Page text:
MIT's open communications campaigner

Andrew Lippman thinks communities will be key to the future of communications tech

It's a brave man who questions whether there's a future for media company chief executives when sat around a table with three of the biggest in the business.

Andrew Lippman, a senior research scientist at MIT's Media Lab, speculated about the demise of the media honcho at a roundtable last week at the Media Summit in New York. Michael Wolf, the president and chief operating officer of MTV Networks, Kevin Roberts, the worldwide chief executive of Saatchi and Saatchi and William Cella, the chairman and chief executive of media services company MAGNA Global Worldwide were left uncharacteristically lost for words.

The essence of Lippman's argument is that we are rapidly approaching a time when consumers can create and publish content as easily as large media outlets; under such circumstances why would we need chief executives of media companies or media companies at all?

ZDNet UK caught up with Lippman on Wednesday to discover his thoughts on open media, open source, copyrigh, and what exactly he's working on at MIT.

Q: Can you explain in more detail your thoughts on opening up media so that anyone can participate?
A: If you think about the media industry historically, about 500 years ago the creative users of media were also the inventors. For example, Da Vinci dug up the ores that he painted with — he invented the medium at the same time as he was using it as a creative medium. Then came mass media and because it was technology-based, the creators and inventors become different people. The computer age has given us the possibility to get back into that — suddenly creators and inventors are becoming the same people again. This doesn't mean the end of mass media but it fattens the long tail.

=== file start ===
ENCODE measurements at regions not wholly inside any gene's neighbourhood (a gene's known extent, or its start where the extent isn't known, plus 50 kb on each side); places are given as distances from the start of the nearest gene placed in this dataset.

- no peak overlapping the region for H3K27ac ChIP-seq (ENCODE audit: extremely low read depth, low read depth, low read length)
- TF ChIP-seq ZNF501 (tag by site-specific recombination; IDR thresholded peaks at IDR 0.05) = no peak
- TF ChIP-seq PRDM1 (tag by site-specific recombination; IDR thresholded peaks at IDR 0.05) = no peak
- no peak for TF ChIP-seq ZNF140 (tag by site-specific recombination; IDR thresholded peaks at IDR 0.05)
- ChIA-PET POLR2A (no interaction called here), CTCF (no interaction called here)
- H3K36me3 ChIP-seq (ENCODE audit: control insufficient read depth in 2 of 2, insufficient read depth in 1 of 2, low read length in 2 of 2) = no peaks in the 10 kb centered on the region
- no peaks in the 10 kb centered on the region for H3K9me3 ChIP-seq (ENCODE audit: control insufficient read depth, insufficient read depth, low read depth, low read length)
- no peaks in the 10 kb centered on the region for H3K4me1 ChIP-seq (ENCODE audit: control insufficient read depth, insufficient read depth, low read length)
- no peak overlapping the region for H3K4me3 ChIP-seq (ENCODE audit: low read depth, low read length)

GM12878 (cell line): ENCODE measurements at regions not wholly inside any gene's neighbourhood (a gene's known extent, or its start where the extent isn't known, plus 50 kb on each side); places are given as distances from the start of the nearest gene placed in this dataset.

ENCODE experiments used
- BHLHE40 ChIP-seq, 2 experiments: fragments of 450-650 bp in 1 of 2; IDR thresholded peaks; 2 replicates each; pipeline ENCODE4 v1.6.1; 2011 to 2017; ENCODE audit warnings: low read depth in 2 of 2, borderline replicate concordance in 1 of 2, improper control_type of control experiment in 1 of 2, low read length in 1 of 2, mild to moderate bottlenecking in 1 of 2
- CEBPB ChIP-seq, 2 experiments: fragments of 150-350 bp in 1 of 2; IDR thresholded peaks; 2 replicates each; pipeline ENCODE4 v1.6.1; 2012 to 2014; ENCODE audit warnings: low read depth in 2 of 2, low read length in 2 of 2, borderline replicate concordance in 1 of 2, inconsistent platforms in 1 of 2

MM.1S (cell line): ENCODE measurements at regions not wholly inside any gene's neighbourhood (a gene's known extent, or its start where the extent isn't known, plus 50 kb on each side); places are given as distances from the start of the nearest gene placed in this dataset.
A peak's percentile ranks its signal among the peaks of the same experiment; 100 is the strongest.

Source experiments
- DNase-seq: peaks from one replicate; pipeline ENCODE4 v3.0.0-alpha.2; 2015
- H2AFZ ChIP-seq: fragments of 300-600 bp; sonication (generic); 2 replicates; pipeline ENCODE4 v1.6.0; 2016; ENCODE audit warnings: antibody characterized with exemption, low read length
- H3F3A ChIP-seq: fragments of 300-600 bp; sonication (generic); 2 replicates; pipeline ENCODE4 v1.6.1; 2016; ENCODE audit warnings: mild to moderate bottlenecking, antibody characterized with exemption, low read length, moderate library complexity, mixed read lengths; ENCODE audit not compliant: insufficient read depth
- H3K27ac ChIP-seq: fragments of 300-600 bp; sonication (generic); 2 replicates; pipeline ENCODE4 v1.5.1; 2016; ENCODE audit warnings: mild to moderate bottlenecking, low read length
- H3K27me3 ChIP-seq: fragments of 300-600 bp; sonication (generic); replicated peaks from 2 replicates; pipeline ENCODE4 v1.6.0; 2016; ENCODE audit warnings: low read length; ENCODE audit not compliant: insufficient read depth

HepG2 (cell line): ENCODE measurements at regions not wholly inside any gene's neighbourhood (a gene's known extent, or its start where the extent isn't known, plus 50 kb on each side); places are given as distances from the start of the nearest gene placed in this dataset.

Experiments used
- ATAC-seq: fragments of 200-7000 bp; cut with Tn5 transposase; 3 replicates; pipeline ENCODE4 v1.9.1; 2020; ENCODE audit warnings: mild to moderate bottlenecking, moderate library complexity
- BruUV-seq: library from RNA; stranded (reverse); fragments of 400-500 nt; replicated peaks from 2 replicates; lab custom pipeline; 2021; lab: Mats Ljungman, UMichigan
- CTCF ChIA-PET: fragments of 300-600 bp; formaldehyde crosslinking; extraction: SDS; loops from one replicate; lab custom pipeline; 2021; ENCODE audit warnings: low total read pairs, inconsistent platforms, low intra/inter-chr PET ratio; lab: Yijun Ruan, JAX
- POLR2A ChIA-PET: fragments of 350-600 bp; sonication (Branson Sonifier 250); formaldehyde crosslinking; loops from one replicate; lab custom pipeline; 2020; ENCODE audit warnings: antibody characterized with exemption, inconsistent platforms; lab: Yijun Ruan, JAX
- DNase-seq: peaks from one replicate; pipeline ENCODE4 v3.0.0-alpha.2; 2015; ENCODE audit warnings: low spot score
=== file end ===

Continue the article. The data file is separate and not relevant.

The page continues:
During the roundtable you spoke about open source software, and how Brazil is standardising on Linux. How do you think the use of open source software will change over the next few years?
This is my personal opinion; I've not done any research on this topic. But I think that open source is the kind of thing that will grow exponentially. When the community is relatively small, people will only invent things for their own use; programmers are good at making a system for other programmers. But as more people start using the software and the community grows, the software becomes more open for new creative uses and it will grow exponentially.

What's your personal opinion on desktop Linux?
I don't think the average consumer can use it; it's still not as easy as plugging in a Mac. But it will become easier and faster, the larger and more diverse the community becomes; it will feed upon itself. Linux has been around a long time, but it hasn't exploded out of the box because the community was better at talking to its own members than to others.